However, one area where this lack of policy discussion or criticism of legislation was most galling was in the brief treatment of the Digital Millenium Copyright Act, an important piece of legislation that has drawn much fire and discussion in the last year. It resulted in high-profile cases such as the arrest of Russian programmer Dmitry Skylyarov on criminal charges, and the DeCSS case in which movie studios allege that a hacker violated the DMCA by offering for download a program that facilitates the decrypting of DVDs, both of which are briefly mentioned in the book.

Similarly, the book sidesteps delving into several other important Internet cases, such as the French court ordering Yahoo in 2000 to block the publication of hate related items on its auction site, and the ruling by a U.S. district court in November 2001 that the French court's order was not enforceable against Yahoo in the United States. These are fascinating and perplexing cases with ramifications for the evolution of international jurisdiction online that deserve detailed and thorough treatment, but here receive only a few sentences, probably because the law is so undefined and it would be impossible to draw out clear guidelines for readers to follow. Still, these are cases with tremendous ramifications for companies doing business online.

A Handy Guide to Internet Law That Even Experts Will Appreciate

One of the book's best features - and one even the cyberlaw expert will

find interesting - is its handy, comprehensive "history" of the highlights of Internet law.(Amusingly, on the Internet "history" extends only about seven years when it comes case law and legislation.Imagine trying to explain Constitutional Law with cases from only the first seven years after the Constitution's adoption, and you will have sympathy for the task Isenberg et al. took on.)

What is especially fun to read even for those already familiar with Internet law are the case studies that begin most chapters, some of which are fascinating in their quaintness. In particular, the description of the battles over cybersquatting of corporate names by individuals, back in the Wild West days of the Internet when not ever domain name imaginable was already registered, was amusing in its reminder of different the digital landscape now is.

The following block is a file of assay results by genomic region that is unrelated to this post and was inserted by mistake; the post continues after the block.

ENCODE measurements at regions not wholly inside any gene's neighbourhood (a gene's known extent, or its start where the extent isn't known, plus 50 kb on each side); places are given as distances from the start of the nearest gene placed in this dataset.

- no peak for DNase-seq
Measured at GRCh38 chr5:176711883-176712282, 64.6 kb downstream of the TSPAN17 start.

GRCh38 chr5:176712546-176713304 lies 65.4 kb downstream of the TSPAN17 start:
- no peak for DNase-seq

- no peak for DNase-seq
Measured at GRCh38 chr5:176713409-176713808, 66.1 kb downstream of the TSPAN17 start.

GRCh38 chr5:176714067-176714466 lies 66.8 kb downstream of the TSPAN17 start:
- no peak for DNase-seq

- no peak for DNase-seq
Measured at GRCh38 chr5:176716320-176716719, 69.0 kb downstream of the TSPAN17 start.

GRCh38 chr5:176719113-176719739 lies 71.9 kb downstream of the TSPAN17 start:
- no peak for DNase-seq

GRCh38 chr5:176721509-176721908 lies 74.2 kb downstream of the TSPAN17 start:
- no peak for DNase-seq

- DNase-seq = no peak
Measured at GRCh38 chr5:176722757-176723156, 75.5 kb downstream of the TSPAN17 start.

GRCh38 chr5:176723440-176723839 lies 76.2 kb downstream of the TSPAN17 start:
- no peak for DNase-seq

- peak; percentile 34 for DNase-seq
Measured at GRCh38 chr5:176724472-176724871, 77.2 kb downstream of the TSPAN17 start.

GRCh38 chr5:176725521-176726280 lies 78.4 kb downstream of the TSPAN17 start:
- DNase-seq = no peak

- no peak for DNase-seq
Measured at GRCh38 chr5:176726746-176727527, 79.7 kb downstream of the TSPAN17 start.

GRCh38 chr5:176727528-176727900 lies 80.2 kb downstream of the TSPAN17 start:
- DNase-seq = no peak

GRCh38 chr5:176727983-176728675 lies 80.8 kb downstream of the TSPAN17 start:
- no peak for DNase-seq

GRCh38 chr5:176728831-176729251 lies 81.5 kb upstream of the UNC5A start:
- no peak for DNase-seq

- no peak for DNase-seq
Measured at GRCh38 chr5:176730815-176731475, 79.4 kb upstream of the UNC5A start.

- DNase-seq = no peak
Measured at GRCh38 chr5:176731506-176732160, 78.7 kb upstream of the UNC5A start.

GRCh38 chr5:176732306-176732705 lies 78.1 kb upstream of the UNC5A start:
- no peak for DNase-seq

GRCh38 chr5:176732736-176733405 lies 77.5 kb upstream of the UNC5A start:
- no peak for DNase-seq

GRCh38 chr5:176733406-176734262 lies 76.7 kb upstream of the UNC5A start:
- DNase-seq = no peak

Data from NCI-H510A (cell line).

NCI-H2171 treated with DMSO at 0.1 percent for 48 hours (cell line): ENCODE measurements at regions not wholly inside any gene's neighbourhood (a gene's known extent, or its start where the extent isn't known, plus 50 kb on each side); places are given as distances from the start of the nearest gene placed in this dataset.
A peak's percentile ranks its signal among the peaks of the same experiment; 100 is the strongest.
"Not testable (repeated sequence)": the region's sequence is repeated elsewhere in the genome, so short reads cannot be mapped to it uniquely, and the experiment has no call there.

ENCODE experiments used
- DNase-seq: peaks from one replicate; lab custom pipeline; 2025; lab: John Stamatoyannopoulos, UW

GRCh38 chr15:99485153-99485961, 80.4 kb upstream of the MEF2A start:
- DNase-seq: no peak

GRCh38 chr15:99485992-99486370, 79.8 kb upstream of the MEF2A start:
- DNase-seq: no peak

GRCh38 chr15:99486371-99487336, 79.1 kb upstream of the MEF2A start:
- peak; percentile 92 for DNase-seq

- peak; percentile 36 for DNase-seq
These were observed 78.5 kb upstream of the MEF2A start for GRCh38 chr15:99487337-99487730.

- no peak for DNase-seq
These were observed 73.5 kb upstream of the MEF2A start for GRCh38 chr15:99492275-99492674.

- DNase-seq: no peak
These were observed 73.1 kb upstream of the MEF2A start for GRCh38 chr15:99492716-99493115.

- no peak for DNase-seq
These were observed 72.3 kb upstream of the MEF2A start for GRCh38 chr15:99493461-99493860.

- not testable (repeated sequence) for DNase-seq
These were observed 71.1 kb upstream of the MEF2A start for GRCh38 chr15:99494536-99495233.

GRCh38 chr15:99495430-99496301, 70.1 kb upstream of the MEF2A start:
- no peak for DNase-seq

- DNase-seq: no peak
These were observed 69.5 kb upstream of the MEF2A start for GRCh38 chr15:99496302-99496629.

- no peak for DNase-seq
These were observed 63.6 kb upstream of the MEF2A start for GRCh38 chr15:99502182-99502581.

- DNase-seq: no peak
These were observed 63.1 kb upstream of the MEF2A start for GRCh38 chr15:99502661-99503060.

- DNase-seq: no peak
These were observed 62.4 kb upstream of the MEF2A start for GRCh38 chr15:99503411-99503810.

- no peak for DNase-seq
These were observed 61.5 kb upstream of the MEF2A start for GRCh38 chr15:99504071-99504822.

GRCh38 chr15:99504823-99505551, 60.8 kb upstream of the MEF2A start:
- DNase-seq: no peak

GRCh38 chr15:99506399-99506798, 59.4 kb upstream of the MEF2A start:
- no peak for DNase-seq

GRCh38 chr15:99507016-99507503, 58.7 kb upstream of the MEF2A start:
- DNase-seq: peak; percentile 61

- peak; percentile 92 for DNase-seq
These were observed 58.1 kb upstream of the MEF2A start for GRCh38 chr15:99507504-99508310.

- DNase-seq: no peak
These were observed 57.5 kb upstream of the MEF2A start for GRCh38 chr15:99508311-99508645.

Just as quaint in its reminder of how much has changed in such a short time was the case study of GeoCities which settled FTC charges in 1998 of violating consumer privacy, receiving a great deal of adverse publicity and then being bought by Yahoo in a stock deal "reported to be worth 3.6 billion." Those were surely the good old days of start up Internet companies.

Most of the case studies--such as the Zeran v. America Online case which starts the free speech chapter etc. etc.- stem from these early pioneer days of the Internet. Even the cyberlaw expert will find a review of these cases refreshing, a good reminder of how far Internet law has come, how much has changed, and in some cases, has not.

Yet the downside of focusing on the bad old days of Internet law is that the book does not address some of the most interesting and confounding issues in Internet law today, such as global Internet jurisdiction--how laws passed in one country affect Internet companies based in another country.

As a result, while the book is an excellent handy resource for someone starting a business online who wants a primer on legal issues to look out for or to ask his attorney about, or for the lawyer who either wants to learn about Internet law or wants a refresher course, and even for the cyberlaw attorney, inevitably it is not the final definitive word on the ever-evolving state of Internet law.


Laura Hodes, a 2000 graduate of the University of Chicago Law School and a frequent FindLaw guest columnist and book reviewer, is an attorney and writer living in Chicago.Her work can be found on this site's guest columns archive, as well as in Slate and The New Republic Online.

FindLaw Career Center

    Select a Job Title


      Post a Job  |  Careers Home

    View More